When the House returns in the autumn, will my right hon. Friend use his undoubted influence with the Government Front Bench and, through the usual channels, with the Opposition Front Bench to limit Front-Bench speakers to speaking for half an hour or less in other than major debates such as on Supply Days? Is my right hon. Friend aware that last Friday the two Front-Bench speakers took up the best part of two hours in opening the debate, and therefore effectively killed it? Many right hon. and hon. Members on both sides of the House are becoming exceedingly tired of that practice.

Mr. Biffen

I have great sympathy with what my hon. Friend said. I have no doubt that his point will be marked and will be read in Hansard.

Mr. Michael Meadowcroft (Leeds, West)

Recalling the sympathetic comment a few moments ago from the Leader of the House about the lack of a debate on foreign affairs, is the right hon. Gentleman aware that the talks in Berne with the Argentines about the future of the Falkland Islands have broken down because of the refusal of British representatives to discuss sovereignty? Is it not therefore imperative that there should be a debate in the House forthwith on the future of the Falklands?

Mr. Biffen

I imagine that the hon. Gentleman heard the answer that I gave to the Leader of the Opposition on that topic. That matter is under immediate and active consideration.

Mr. Nicholas Winterton

Will my right hon. Friend find time, if not before we rise for the summer recess then shortly afterwards, to debate the interesting Public Accounts Committee report on the investment by this country of substantial funds in the De Lorean enterprise in Northern Ireland? The report's findings were highly critical of the Government and Ministers, and I believe that it merits a full debate in the House. Will my right hon. Friend, bearing in mind my involvement in that affair, find time to enable many of us who have been done by very badly by the Government to put the truth of the case to the House and the nation?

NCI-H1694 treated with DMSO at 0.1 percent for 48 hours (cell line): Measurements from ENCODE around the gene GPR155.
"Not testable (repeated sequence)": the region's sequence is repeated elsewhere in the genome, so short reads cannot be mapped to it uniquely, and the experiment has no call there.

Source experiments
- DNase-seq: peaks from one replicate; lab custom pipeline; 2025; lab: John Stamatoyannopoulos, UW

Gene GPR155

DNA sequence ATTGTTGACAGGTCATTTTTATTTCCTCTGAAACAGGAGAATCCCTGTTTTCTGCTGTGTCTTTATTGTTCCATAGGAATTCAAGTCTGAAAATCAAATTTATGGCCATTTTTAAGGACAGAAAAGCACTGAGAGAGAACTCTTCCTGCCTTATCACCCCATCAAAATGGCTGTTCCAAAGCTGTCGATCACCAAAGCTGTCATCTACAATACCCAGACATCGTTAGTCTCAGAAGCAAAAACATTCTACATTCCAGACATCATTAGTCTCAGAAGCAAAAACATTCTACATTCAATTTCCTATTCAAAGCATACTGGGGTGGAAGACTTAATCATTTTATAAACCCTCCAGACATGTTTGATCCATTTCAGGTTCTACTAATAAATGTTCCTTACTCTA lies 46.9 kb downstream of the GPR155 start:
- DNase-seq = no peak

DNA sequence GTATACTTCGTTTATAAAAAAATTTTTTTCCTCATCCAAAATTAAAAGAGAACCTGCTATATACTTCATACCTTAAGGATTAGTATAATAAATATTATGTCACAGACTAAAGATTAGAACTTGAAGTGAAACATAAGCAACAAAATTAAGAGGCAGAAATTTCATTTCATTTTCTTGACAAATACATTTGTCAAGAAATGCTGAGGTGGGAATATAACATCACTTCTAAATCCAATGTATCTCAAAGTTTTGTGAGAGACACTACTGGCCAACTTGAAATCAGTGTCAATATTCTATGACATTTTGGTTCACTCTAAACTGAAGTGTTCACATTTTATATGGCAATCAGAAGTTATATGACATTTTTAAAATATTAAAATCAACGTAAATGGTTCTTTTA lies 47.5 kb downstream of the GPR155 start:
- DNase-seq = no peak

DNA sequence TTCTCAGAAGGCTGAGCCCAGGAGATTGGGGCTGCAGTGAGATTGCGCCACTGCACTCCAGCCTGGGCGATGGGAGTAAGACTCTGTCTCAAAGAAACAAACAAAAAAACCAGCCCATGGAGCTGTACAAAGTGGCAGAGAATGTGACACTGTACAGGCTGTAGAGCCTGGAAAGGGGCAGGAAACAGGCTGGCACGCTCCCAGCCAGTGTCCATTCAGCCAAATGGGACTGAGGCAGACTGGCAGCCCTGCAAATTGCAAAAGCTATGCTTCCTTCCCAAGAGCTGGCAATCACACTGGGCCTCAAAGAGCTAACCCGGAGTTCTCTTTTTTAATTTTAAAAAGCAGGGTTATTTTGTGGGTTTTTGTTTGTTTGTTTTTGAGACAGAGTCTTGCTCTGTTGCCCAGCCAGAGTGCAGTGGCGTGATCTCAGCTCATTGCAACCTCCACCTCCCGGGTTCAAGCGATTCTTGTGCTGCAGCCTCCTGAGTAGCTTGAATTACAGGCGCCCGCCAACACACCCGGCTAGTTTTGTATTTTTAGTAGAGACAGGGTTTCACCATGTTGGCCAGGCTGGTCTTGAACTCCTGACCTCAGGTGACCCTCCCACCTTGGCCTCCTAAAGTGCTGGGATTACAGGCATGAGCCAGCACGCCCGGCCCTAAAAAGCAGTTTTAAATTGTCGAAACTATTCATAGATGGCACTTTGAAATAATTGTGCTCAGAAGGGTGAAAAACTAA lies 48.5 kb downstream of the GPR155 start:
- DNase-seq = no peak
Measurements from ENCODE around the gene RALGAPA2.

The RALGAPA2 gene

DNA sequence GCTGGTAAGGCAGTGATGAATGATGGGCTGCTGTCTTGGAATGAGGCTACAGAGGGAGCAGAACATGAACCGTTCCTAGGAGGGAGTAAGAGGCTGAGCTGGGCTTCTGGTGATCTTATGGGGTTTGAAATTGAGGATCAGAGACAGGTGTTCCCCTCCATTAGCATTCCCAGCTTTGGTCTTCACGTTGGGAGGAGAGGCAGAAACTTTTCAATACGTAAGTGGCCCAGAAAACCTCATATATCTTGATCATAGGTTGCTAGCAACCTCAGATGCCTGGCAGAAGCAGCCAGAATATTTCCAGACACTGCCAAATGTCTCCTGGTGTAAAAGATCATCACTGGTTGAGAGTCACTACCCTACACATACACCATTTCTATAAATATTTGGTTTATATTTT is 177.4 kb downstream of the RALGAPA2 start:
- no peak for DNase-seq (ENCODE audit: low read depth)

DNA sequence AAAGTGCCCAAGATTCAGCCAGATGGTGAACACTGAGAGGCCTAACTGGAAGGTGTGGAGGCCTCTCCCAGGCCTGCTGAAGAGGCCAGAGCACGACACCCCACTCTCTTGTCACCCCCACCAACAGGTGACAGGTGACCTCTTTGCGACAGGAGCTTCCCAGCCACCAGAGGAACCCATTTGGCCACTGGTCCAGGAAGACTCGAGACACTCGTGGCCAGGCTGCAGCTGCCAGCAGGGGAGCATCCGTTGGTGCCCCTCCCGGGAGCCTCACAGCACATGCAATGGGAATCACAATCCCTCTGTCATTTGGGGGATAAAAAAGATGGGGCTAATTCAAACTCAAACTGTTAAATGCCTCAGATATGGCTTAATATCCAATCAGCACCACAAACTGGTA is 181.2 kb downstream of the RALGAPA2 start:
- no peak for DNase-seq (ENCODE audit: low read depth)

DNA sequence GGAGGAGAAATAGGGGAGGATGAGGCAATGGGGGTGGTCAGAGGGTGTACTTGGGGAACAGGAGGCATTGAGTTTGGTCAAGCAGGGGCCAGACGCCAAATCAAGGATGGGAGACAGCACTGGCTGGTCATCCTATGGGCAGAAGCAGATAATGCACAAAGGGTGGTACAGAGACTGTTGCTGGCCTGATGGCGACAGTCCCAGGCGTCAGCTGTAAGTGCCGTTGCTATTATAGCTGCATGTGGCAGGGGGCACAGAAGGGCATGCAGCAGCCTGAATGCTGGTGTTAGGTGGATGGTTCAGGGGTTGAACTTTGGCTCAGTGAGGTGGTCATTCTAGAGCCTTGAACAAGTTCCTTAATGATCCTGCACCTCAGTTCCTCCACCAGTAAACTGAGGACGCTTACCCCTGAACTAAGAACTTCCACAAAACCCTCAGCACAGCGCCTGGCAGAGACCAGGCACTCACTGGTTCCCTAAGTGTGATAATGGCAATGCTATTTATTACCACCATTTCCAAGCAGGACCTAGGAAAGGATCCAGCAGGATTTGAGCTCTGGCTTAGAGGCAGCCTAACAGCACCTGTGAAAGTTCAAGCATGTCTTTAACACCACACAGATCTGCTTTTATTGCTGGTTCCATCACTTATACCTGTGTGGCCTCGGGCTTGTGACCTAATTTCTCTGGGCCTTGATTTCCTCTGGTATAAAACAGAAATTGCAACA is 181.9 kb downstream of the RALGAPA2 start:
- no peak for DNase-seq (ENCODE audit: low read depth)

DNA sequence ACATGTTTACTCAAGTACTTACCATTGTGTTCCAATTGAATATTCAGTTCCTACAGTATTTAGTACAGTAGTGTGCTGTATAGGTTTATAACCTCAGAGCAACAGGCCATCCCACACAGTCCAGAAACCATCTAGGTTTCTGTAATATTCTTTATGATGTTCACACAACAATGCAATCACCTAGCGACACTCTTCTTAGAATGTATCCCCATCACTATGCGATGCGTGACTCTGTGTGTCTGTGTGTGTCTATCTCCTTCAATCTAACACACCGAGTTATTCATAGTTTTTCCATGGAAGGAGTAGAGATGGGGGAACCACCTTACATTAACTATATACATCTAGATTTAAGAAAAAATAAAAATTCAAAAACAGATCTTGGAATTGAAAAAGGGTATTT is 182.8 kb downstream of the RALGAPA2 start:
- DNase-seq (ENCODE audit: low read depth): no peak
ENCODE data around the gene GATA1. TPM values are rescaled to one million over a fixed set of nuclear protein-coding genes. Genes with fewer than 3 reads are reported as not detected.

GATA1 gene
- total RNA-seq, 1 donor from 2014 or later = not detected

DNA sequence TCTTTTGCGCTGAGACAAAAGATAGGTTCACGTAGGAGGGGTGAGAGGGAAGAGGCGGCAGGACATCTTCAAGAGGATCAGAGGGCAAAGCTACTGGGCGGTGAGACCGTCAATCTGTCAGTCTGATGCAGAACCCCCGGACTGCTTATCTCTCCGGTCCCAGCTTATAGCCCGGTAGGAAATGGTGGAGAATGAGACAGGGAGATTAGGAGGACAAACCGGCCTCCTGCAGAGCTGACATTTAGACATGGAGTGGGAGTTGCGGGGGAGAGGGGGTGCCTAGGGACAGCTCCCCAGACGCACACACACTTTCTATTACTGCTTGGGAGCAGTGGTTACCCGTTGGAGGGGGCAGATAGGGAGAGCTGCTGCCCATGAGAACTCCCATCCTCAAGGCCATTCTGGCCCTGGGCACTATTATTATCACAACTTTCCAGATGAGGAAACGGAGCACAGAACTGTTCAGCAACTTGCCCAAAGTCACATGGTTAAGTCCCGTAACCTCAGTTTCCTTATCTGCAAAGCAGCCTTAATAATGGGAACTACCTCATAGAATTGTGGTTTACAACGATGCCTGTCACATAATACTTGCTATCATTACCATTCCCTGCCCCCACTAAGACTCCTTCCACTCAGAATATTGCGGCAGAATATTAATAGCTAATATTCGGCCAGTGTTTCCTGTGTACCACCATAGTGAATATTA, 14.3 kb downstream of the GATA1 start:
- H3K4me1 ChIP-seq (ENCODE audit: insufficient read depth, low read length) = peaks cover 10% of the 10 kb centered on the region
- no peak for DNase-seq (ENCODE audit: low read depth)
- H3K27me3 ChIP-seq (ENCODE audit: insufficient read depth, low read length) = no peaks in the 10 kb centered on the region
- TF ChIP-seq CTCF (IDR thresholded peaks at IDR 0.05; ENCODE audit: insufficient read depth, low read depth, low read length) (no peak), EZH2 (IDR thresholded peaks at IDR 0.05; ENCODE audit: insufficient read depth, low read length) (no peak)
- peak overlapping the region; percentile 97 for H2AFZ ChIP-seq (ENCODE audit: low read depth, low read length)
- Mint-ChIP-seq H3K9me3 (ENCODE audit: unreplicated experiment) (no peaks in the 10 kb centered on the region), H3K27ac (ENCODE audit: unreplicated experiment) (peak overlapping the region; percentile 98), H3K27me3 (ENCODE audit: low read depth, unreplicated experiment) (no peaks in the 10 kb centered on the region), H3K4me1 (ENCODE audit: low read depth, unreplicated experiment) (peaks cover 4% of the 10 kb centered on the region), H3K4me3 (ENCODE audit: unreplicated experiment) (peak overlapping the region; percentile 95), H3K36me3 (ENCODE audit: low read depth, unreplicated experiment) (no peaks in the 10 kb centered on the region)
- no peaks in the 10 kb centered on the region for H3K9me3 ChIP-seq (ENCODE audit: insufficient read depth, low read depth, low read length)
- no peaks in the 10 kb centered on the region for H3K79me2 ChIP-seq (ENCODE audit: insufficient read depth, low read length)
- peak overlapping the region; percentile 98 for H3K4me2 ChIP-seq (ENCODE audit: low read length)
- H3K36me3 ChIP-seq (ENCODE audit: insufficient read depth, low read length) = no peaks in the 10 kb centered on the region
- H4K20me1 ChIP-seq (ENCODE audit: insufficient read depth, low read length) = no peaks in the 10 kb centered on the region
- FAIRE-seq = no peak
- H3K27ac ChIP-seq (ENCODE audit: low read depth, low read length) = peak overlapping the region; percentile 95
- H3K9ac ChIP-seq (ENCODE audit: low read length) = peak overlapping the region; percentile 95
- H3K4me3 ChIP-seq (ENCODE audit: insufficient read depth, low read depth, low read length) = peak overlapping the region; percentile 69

Mr. Biffen

My hon. Friend, more than any other person, is entitled to make that request. I believe that there is a convention governing the debating of reports of the Public Accounts Committee, and within that convention I shall consider my hon. Friend's request.

Mr. Robert Parry (Liverpool, Riverside)

The Leader of the House will have seen early-day motions 547, which is supported by 59 hon. Members—

[That this House congratulates the Democratic People's Republic of Korea for calling for tripartite talks with the Governments of South Korea and the United States of America for the peaceful re-unification of Korea; and, as this is the official policy of Her Majesty's Government, calls upon the Foreign Secretary to use his influence with the American Secretary of State to help realise the aspirations of all Korean peoples for a free, independent and united Korea.]—

and 743, which is supported by 90 hon. Members—

[That this House welcomes the statement by Pope John Paul II supporting the peaceful re-unification of Korea; notes that this is the official policy of Her Majesty's Government; and calls upon Her Majesty's Government to support the call for tripartite talks between North Korea, South Korea and the United States of America, for the withdrawal of the 40,000 United States troops based in the South and for the removal of all nuclear missiles which will help to realise the aspirations of all Korean peoples for a free, independent and united Korea, and for the cause of peace and détente in the Far East.]

They deal with the peaceful reunification of Korea. As reunification is the Government's official policy, will the leader of the House ask his right hon. Friends to conduct discussions with the American Secretary of State to ascertain whether we can achieve that aim?

Mr. Biffen

I shall certainly pass on that request.

Mr. Chris Smith (Islington, South and Finsbury)